By exploring the relationship between music and the moving image in film narrative, David Neumeyer shows that film music is not conceptually separate from sound or dialogue, but that all three are manipulated and continually interact in the larger acoustical world of the sound track. In a medium in which the image has traditionally trumped sound, Neumeyer turns our attention to the voice as the mechanism through which narrative (dialog, speech) and sound (sound effects, music) come together. Complemented by music examples, illustrations, and contributions by James Buhler, Meaning and Interpretation of Music in Cinema is the capstone of Neumeyer’s 25-year project in the analysis and interpretation of music in film.
About the Author
David Neumeyer is Marlene and Morton Meyerson Professor of Music in the Sarah and Ernest Butler School of Music, The University of Texas at Austin.
James Buhler is Associate Professor of Music Theory in the Sarah and Ernest Butler School of Music, The University of Texas at Austin.
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Meaning and Interpretation of Music in Cinema
By David Neumeyer
Indiana University PressCopyright © 2015 David Neumeyer
All rights reserved.
Music in the Vococentric Cinema
A simple, typical example of sound practice in the Hollywood studio era (roughly 1930–60) may be found in a few moments from The Dark Corner (1946), an A-level film noir obviously meant as a stand-alone sequel to Laura (1944). An evening party at the lavish home of Hardy Cathcart (Clifton Webb) includes a dance sequence that begins with a straight-on view of members of Eddie Heywood's band (figure 1.1a), followed by a pan across the dancing couples to Cathcart and his wife, Mari (Cathy Downs, figure 1.1b). The sound level of the band is maintained during the pan but drops a little as Webb's voice enters at the original, higher sound level; the band is now offscreen and in the sonic background. The couple, in medium shot, are seen at a very modest angle (to emphasize the dance), but on the reverse to Mari (figure 1.1c), a standard shot / reverse shot with an eyeline match is used, confirming the priority (and, with the tighter framing, also the privacy) of their conversation. The backgrounding of the music serves narrative clarity and happens in collusion with the camera: the pan charts distance covered, but no attention is paid to a drop in volume for the physical circumstances of the room (in other words, the band actually should be louder as Cathcart and Mari talk). Music begins as performance, but it leads before long to the voice.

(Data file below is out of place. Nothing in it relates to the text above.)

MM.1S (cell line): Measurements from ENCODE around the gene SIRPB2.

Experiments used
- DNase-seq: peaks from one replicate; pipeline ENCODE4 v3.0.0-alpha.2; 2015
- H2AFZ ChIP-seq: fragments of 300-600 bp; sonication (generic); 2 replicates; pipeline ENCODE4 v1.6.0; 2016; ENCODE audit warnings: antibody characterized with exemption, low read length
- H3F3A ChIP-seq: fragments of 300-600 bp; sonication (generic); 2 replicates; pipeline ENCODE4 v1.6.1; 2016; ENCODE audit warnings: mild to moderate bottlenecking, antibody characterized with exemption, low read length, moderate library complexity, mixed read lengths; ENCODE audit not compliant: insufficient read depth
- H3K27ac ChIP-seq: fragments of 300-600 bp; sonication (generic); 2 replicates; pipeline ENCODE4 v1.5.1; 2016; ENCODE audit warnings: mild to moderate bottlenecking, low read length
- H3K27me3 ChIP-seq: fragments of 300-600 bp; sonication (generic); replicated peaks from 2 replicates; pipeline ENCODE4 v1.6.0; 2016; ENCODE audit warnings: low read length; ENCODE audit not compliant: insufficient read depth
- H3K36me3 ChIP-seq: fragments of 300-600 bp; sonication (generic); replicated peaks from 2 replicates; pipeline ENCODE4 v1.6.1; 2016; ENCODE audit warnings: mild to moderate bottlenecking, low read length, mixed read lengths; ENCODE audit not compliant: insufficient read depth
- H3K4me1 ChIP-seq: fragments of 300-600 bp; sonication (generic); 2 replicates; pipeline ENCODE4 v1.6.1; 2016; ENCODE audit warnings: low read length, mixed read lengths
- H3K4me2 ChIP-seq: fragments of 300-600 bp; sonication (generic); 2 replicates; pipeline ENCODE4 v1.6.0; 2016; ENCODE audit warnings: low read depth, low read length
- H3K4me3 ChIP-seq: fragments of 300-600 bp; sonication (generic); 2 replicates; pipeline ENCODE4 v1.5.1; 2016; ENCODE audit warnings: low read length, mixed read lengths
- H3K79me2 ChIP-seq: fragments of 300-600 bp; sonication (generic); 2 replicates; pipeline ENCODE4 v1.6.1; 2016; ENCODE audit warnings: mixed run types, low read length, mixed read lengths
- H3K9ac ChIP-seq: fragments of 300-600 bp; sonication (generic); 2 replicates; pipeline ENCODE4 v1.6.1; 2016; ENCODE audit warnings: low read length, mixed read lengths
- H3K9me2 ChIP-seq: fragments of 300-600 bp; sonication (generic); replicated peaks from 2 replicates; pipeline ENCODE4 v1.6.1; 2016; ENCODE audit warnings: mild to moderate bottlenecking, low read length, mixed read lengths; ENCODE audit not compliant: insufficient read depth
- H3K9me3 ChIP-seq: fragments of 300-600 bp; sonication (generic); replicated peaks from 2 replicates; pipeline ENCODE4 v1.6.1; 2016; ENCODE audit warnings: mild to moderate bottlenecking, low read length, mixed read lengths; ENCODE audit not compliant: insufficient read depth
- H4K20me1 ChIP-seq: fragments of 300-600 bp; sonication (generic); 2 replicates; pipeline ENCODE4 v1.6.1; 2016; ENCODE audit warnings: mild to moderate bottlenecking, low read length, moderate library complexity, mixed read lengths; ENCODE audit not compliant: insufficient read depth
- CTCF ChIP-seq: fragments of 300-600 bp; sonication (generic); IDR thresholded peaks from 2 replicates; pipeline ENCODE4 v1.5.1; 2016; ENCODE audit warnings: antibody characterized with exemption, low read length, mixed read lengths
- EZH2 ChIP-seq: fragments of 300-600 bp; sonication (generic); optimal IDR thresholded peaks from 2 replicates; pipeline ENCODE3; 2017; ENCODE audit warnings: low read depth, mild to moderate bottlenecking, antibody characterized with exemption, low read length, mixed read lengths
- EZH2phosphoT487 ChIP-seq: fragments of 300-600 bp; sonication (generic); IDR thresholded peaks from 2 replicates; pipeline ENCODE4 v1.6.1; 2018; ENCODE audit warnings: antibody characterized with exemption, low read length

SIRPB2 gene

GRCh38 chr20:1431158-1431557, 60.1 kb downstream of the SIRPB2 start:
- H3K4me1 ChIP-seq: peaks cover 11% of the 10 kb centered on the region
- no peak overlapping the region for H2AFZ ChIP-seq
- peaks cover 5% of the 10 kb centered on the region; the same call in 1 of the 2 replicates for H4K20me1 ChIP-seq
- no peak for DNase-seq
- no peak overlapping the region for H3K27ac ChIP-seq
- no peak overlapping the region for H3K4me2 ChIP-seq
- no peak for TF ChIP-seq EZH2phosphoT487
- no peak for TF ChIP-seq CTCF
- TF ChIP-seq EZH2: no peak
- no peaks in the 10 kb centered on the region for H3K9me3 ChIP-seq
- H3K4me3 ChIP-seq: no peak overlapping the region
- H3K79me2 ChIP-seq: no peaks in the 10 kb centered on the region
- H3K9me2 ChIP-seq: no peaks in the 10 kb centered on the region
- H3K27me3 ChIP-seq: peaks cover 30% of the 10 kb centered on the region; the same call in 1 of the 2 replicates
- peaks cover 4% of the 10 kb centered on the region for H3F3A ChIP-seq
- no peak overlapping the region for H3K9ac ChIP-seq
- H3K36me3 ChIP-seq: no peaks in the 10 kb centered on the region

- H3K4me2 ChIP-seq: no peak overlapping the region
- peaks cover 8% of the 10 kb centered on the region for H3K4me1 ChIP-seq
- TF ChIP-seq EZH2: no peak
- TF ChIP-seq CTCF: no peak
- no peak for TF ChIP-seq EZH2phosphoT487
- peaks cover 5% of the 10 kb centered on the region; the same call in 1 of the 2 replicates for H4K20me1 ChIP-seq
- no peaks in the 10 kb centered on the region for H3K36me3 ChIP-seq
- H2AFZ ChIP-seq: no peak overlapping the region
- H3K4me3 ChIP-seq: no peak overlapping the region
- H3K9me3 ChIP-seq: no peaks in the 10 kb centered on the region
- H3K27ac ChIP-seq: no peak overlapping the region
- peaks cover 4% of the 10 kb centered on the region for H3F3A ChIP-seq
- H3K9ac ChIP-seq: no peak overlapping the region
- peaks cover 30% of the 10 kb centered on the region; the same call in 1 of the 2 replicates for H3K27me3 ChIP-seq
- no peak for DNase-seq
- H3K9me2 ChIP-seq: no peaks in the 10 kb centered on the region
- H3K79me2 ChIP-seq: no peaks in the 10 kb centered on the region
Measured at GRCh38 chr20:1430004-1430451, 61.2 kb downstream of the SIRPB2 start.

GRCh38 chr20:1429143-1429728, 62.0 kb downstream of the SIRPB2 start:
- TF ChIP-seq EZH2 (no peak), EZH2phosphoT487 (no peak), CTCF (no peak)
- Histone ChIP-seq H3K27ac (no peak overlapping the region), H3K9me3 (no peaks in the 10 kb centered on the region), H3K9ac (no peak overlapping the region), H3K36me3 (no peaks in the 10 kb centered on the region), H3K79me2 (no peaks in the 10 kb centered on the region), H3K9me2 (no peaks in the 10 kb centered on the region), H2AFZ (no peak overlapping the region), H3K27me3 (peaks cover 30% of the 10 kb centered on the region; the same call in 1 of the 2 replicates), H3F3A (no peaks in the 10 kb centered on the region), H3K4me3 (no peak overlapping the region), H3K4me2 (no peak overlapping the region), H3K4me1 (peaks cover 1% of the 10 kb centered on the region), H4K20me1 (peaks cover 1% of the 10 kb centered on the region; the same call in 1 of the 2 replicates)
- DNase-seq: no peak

The work presented in this book is grounded in two assertions: the integrated sound track is basic, and the cinema is vococentric. These are elaborated as three general principles, the first of which recognizes that the sound track is the film's audio system and asserts that, as such, the sound track has priority over any of its individual elements. The second acknowledges that the sound track is constructed — the overriding priority in the classical system being narrative clarity, not acoustic fidelity — and it is hierarchical, with the voice (speech, dialogue) at the top, music and sound effects below. The third follows directly from the second: film music is stylistically plural. It is in fact any music used in a film; that is, no special status is given to symphonic underscore.